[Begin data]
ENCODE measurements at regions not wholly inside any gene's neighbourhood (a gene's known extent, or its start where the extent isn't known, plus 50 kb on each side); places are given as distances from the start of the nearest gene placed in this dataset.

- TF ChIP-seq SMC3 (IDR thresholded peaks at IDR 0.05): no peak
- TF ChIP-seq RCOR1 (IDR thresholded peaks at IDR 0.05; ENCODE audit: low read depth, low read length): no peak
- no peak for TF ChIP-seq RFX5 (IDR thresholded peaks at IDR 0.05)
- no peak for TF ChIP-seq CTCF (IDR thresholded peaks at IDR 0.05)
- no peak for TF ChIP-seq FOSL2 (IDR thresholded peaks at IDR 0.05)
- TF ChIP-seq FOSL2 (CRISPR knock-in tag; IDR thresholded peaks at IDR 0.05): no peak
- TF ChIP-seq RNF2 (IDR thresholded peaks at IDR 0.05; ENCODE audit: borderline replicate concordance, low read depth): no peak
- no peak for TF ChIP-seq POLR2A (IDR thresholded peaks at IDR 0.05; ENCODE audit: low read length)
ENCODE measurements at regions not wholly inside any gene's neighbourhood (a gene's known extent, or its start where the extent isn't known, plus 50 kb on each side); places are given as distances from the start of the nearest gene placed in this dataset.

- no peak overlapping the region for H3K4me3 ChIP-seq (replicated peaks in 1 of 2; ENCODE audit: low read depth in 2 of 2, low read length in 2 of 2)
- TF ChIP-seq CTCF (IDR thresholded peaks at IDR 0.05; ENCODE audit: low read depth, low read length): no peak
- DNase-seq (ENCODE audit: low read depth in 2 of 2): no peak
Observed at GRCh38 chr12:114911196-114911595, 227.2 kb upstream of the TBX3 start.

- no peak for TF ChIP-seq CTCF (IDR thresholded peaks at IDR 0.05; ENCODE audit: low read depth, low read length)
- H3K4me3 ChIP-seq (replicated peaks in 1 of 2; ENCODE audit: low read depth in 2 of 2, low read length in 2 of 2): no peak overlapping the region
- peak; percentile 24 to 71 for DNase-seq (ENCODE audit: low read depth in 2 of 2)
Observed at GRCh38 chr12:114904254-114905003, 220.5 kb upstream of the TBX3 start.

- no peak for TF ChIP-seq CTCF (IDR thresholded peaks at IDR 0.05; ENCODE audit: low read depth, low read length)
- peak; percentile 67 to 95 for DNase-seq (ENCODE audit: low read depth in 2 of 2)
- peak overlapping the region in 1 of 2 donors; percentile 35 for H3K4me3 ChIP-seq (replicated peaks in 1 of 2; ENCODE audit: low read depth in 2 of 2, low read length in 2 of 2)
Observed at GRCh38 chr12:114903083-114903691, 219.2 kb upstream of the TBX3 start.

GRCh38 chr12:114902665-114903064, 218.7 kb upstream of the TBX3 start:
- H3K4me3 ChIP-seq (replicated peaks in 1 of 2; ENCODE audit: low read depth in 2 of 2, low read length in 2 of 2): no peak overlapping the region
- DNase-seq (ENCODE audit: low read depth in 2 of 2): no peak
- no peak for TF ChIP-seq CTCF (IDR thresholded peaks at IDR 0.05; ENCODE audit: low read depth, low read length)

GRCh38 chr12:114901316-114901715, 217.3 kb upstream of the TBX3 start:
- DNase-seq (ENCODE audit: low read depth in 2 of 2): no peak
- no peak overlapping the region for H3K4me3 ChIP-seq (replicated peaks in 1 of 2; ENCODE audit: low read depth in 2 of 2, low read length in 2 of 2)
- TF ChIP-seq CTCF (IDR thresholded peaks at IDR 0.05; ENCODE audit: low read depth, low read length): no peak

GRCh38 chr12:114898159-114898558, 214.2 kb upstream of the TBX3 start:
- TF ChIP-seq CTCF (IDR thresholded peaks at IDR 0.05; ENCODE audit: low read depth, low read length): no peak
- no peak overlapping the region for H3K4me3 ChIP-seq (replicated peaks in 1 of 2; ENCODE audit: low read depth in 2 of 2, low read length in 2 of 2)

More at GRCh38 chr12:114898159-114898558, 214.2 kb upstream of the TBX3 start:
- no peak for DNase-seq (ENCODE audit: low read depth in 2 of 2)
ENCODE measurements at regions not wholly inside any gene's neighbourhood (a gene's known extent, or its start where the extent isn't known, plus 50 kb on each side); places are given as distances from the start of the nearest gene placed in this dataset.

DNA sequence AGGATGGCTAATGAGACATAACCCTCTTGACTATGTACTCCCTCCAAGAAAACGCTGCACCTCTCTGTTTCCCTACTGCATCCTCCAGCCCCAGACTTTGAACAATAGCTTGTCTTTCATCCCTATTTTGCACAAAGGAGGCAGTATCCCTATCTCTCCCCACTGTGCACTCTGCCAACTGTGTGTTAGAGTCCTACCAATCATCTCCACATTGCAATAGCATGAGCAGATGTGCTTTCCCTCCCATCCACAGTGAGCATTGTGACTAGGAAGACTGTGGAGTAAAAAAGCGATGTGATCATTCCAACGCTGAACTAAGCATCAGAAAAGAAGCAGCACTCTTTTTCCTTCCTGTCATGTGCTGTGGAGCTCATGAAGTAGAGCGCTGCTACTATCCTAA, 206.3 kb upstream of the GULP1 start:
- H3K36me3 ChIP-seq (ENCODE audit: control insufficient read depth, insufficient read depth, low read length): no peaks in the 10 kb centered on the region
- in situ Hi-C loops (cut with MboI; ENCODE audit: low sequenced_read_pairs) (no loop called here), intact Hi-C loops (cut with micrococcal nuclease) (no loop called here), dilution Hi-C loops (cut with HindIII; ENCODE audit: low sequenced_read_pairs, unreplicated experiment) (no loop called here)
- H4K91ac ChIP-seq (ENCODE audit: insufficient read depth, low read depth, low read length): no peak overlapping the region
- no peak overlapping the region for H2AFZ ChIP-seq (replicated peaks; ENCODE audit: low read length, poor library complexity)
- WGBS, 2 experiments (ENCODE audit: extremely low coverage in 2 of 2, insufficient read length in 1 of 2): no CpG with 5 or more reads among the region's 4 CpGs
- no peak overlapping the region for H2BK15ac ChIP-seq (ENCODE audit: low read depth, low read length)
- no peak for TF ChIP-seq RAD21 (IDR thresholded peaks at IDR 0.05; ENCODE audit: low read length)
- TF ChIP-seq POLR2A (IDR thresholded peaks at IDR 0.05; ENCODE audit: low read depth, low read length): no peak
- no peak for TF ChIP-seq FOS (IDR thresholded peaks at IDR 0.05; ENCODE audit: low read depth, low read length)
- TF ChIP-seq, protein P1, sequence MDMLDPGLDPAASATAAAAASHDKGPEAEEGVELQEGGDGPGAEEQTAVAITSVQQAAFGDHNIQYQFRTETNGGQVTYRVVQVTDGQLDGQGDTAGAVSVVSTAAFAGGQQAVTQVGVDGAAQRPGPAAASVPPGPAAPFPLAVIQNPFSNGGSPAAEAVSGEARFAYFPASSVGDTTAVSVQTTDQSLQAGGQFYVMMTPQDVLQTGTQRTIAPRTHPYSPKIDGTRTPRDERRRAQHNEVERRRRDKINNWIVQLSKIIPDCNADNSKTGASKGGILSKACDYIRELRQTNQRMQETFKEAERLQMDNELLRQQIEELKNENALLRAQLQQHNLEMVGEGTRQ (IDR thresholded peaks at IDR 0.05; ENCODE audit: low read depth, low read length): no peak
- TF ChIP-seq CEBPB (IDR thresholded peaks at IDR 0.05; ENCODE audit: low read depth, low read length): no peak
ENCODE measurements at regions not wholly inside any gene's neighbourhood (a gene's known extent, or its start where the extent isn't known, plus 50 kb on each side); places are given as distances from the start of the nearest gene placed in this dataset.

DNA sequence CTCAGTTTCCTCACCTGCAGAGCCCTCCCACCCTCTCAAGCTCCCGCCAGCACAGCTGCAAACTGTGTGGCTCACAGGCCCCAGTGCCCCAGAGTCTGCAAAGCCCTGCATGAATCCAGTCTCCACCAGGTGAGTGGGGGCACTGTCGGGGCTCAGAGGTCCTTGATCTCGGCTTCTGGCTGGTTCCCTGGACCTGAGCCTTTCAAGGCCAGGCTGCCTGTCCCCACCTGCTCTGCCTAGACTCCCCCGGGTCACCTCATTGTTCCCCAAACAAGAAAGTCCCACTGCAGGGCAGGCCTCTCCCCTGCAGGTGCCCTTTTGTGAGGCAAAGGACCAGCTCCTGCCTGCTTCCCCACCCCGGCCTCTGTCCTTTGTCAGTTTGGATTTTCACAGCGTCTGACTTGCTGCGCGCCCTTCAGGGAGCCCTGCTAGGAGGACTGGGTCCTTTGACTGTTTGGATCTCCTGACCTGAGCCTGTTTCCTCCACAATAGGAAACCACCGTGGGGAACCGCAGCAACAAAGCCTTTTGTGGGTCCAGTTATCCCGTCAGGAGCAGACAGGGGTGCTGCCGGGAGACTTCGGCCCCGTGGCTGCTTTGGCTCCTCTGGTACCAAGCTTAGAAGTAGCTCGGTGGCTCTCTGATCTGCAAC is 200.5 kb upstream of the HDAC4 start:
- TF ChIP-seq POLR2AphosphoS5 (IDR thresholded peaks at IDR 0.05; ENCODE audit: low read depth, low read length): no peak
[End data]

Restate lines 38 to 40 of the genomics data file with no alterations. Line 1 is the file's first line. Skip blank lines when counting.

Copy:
- H3K36me3 ChIP-seq (ENCODE audit: control insufficient read depth, insufficient read depth, low read length): no peaks in the 10 kb centered on the region
- in situ Hi-C loops (cut with MboI; ENCODE audit: low sequenced_read_pairs) (no loop called here), intact Hi-C loops (cut with micrococcal nuclease) (no loop called here), dilution Hi-C loops (cut with HindIII; ENCODE audit: low sequenced_read_pairs, unreplicated experiment) (no loop called here)
- H4K91ac ChIP-seq (ENCODE audit: insufficient read depth, low read depth, low read length): no peak overlapping the region